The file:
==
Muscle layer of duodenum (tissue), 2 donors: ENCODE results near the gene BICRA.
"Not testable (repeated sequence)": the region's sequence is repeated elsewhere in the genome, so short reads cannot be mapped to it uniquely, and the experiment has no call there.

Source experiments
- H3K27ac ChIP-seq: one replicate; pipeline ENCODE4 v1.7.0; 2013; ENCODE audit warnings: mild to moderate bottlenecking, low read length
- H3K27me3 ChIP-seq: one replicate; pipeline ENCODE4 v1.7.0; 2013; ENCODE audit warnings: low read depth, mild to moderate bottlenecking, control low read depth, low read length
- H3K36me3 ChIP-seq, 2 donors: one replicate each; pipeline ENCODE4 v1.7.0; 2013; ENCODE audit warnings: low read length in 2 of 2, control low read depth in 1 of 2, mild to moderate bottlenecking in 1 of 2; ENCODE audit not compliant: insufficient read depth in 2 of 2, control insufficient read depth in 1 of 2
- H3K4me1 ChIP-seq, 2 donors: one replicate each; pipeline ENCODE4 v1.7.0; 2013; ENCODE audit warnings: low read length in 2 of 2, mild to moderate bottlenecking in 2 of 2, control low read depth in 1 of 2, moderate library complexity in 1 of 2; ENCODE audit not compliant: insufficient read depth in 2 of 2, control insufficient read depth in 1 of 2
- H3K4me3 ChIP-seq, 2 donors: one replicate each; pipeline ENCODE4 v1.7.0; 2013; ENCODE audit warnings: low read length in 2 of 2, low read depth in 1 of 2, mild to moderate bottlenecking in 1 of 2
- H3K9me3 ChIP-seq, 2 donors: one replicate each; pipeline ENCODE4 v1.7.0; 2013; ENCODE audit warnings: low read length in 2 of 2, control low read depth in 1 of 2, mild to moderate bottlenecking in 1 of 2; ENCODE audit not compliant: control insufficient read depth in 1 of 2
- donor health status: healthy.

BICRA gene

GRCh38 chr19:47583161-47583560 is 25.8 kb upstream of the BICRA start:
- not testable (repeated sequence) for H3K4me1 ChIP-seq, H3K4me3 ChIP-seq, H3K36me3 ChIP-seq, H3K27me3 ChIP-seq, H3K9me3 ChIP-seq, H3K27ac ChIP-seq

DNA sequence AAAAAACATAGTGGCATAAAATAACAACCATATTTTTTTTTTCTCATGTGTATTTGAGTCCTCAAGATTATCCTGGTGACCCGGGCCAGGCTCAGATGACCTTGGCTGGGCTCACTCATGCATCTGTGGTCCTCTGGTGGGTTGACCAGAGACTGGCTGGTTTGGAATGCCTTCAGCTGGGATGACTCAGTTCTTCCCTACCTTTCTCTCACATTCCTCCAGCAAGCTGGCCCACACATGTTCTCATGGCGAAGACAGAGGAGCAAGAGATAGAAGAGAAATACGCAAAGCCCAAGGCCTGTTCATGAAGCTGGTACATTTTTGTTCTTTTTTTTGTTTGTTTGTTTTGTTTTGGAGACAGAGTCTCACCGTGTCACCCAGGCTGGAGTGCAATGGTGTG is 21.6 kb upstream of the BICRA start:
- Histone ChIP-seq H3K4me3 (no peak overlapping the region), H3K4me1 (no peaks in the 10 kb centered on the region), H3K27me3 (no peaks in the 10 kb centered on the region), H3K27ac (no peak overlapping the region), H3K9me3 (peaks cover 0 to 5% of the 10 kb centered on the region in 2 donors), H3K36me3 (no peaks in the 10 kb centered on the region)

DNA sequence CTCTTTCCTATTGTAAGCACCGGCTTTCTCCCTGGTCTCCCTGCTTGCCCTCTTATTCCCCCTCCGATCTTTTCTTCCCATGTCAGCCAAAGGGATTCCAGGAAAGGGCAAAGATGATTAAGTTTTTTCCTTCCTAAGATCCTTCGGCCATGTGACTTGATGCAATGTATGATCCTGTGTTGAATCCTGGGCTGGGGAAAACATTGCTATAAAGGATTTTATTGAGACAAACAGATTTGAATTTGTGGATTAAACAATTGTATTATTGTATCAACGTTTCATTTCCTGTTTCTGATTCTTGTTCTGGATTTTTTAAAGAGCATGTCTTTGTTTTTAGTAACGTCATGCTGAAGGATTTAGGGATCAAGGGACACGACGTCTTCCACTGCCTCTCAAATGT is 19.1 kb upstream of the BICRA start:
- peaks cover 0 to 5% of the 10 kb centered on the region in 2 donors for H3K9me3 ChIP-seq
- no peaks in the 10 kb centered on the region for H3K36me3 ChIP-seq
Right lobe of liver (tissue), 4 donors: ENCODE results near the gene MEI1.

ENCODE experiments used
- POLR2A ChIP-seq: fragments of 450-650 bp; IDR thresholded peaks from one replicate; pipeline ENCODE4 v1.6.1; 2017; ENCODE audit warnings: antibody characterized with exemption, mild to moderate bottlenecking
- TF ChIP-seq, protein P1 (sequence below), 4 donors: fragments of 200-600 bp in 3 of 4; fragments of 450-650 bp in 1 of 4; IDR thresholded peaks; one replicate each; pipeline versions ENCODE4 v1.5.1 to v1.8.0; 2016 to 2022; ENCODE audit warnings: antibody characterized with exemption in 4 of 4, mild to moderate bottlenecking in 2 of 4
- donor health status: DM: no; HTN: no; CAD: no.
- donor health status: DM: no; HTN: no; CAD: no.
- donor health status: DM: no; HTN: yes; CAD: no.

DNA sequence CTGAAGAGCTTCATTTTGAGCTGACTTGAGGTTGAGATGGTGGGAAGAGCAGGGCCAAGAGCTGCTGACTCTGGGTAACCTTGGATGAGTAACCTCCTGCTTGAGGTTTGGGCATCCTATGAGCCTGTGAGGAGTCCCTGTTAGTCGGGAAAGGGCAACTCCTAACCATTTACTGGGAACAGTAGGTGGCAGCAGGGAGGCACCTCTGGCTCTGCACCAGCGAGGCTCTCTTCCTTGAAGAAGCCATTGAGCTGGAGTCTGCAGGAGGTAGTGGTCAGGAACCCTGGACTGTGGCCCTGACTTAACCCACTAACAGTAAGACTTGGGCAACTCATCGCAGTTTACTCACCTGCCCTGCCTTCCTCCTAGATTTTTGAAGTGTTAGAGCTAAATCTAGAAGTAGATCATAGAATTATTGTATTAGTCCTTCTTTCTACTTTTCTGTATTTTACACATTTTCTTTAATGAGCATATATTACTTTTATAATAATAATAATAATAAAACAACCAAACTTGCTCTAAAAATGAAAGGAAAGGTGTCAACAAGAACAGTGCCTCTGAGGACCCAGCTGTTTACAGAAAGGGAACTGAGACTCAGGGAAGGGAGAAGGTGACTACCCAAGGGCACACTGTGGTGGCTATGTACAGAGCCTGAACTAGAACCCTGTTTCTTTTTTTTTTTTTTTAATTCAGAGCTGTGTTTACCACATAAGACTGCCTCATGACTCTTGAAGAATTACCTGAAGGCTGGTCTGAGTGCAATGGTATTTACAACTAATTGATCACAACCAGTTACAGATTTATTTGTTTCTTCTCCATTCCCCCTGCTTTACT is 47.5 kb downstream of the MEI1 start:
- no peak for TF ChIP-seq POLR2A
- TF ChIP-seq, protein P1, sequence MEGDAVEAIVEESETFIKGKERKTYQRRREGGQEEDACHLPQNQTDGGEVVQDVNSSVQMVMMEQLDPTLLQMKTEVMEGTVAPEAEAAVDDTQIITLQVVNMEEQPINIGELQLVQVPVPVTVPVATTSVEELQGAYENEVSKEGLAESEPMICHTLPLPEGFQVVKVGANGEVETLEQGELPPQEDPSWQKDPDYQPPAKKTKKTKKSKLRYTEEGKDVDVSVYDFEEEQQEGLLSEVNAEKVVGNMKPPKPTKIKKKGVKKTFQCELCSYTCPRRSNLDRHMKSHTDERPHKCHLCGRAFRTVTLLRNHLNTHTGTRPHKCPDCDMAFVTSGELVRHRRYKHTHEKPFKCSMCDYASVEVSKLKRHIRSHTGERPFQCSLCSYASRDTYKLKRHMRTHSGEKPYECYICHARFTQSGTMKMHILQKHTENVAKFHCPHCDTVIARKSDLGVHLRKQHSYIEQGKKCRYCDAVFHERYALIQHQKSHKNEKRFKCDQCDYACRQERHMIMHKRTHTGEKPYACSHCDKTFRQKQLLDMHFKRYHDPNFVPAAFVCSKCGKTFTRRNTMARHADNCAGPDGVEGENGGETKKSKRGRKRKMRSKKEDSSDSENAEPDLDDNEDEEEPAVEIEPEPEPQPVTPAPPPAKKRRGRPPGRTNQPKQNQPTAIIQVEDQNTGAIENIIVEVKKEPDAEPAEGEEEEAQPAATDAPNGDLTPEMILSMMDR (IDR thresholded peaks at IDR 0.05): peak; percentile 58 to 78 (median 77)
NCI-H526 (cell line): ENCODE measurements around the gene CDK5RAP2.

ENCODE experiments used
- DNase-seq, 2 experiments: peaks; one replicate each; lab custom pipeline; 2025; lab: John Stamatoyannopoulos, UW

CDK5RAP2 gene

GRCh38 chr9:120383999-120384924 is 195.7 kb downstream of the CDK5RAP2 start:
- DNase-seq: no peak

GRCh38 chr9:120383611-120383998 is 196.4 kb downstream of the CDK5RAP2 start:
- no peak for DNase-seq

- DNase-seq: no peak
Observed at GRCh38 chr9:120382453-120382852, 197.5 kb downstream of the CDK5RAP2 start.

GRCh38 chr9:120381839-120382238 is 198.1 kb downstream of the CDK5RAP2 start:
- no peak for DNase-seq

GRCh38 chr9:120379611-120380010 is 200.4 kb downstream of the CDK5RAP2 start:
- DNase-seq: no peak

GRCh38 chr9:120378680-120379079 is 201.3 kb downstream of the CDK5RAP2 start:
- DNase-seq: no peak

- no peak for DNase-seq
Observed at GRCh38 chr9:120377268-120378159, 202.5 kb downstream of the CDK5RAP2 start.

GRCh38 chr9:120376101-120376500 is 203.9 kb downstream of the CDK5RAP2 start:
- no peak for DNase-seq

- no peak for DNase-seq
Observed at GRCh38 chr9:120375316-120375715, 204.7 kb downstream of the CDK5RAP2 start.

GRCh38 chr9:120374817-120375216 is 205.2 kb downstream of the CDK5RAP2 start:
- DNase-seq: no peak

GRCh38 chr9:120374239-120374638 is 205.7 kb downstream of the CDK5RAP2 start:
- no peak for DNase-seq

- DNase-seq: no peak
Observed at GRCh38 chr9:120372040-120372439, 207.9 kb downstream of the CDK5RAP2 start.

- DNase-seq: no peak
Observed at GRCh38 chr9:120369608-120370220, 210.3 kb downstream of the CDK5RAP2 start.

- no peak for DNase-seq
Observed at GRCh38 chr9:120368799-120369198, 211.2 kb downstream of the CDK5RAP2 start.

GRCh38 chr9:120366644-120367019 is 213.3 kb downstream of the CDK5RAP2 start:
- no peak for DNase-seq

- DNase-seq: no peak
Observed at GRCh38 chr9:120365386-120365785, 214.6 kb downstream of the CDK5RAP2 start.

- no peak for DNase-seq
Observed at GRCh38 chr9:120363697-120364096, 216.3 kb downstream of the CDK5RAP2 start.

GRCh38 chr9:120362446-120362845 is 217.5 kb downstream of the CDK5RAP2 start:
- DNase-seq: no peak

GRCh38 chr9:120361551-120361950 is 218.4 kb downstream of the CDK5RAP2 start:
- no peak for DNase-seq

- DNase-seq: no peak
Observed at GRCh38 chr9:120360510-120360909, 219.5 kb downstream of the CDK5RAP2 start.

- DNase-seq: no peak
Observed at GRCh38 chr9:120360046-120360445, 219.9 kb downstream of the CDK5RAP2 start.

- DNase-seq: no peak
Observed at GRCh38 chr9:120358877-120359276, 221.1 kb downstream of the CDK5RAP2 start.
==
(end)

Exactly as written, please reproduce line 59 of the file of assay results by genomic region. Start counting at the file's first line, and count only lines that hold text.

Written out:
- no peak for DNase-seq